14. Historic – without RG consensus
15. Informational – with RG consensus*
16. Informational – without RG consensus
*These entries need to be manually altered to include the specific Research Group name in the text.
<end IESG Liaison written report>
2.3. IESG Liaison
Lars reported that the ITU-T and others have had problems with the liaison tracker, and so have been sending email to the secretariat instead of using the online submission tool. This has caused delays in some cases. He noted some AD concerns with the SIPSO draft, but that if the WG gets consensus he could be overruled by the community. He gave a short report on rsync, which is not currently specified anywhere but could be useful to the SIDR work.
The Trust received a liaison statement on flow-aware forwarding, which will be discussed further next week. The discussion of late IPR disclosures has also continued, and Russ noted that the number of individuals not aware of the IPR rules is staggering in spite of the NOTE WELL. To assist with this, Scott Bradner and Jorge Contreras will be giving a review at the plenary. Gregory explained that the late disclosures from Juniper recently were due to a backlog in the legal department, not a deliberate attempt to disclose late. Lars stated that although the Juniper situation had partly triggered the discussion, most of the focus was on overall clarification of the rules for the community at large.
Danny asked if chairs had been selected for the LISP WG. Lars clarified that at the upcoming meeting there would be a LISP BOF, overlapping with community review of the proposed WG charter. BOF chairs have been identified, but chairs for the proposed WG have note yet been determined.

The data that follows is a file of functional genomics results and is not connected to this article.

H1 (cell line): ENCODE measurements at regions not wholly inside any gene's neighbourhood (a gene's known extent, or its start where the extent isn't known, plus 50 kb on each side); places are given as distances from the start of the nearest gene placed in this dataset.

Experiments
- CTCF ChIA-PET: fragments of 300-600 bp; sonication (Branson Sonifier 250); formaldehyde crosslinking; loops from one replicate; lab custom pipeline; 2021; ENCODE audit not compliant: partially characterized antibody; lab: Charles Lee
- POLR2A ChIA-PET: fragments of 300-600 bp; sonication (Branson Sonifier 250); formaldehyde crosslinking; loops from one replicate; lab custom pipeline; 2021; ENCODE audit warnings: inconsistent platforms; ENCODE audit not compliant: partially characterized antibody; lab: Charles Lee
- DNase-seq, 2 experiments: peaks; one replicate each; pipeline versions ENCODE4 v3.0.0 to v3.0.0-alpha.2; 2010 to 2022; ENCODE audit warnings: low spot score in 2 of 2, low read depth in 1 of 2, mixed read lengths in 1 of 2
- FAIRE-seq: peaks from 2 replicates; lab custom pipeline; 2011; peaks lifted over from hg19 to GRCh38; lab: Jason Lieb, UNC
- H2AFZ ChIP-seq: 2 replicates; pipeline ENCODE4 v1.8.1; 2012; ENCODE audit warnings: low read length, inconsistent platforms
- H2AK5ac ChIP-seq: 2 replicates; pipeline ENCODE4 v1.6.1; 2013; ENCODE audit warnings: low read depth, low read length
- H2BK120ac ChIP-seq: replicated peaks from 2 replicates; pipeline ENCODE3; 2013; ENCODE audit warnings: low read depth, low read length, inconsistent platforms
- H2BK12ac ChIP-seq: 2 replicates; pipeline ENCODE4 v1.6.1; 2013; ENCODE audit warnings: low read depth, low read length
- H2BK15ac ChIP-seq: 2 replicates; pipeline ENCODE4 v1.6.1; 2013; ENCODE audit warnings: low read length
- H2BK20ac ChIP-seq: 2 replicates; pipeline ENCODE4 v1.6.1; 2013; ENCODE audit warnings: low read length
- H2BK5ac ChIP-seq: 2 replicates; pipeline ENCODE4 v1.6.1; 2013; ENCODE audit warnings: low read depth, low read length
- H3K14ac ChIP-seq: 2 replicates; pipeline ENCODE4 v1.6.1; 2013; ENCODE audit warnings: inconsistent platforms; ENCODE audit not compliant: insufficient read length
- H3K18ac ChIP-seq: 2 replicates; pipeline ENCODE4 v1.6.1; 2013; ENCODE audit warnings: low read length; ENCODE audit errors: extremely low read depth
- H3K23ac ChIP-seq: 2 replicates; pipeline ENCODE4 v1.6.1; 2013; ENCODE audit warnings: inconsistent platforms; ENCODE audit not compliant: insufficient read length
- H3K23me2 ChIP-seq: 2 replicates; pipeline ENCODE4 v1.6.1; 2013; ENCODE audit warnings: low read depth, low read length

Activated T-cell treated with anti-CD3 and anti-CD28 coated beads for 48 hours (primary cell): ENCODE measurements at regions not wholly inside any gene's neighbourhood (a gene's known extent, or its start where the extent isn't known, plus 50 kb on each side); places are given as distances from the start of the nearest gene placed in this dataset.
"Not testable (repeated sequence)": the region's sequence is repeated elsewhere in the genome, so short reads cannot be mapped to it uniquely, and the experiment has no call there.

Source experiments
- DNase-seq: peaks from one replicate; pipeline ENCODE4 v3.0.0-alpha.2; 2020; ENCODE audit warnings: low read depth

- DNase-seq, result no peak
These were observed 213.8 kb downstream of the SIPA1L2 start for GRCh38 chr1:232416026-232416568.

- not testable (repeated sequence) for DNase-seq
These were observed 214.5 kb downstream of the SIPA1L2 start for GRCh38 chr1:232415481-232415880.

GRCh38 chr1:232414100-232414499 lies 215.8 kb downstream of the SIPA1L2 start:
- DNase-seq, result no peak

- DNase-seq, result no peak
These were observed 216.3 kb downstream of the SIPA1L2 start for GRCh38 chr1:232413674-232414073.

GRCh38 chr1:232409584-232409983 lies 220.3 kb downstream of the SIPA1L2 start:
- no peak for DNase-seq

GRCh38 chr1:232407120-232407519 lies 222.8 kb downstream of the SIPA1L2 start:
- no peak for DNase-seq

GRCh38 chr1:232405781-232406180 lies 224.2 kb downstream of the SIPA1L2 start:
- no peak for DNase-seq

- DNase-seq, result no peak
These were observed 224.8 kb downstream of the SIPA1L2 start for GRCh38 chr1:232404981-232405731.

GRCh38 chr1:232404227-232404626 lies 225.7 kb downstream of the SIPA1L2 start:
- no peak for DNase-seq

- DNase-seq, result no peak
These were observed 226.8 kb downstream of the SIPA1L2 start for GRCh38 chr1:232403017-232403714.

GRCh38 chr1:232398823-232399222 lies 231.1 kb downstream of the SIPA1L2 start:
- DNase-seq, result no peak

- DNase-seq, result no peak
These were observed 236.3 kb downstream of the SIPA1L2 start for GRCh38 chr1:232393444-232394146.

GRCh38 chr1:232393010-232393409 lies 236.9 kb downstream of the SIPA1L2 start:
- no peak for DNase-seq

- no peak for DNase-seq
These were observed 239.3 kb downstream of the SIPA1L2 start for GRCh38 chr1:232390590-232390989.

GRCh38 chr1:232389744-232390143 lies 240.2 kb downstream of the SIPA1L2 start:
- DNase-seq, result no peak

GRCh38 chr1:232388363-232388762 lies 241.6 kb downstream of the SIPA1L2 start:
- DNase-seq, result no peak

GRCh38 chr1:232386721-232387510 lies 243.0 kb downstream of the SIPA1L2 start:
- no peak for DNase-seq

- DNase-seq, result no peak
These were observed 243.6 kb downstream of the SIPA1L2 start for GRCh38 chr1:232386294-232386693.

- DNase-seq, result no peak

<begin IESG Liaison written report>
IESG Liaison Report to the IAB
2009-2-18: DIME and ECRIT held virtual interims (phone conferences)
2009-2-19: Some ADs and other SDOs encountered deficiencies in the liaison statement tracker tool.
2009-2-19: The IESG has been discussing whether to approve draft- stjohns-sipso and allocate a IPv6 hop-by-hop option for MLS. A WG last call is currently underway in 6MAN. (We discussed this draft during a joint meeting with the IAB at IETF-73 where I asked for IAB members to get involved, which hasn’t really happened.)
2009-2-XX: IDR, IPPM rechartered (NFSv4 pending, not yet anounnced)
2009-2-24: The IESG has been discussing a Standards Maturity Variance Regarding The rsync Protocol. (I don’t remember if the discussion has concluded – Russ/Loa/Olaf?)
2009-2-25: The IESG confirmed Marshall Eubanks as IAOC appointment.
2009-2-27: NomCom announced IESG appointments.
2009-2-27: The TSV area has received an LS from ITU-T SG 11 regarding Q.flowstatesig. This will be discussed over lunch on Thursday next week.
2009-3-XX: WGs closed: MAGMA, USEFOR, IPTEL (also SIGTRAN, not yet announced)
2009-3-XX: The IESG has been discussing the general issue of (very) late IPR disclosures, and specifically some recent examples. We’re considering an IESG statement to clarify the current rules and practices. The discussion hasn’t yet concluded.
<end IESG Liaison written report>
2.4. IRTF Chair
Aaron confirmed that the HIP RG chairs will be available to meet with the IAB on Thursday morning, and he will ask them about any background reading for the meeting. Aaron also stated that he had just checked the Headers and Boilerplates draft and it correctly reflects the IRTF stream (see item 2.2 above).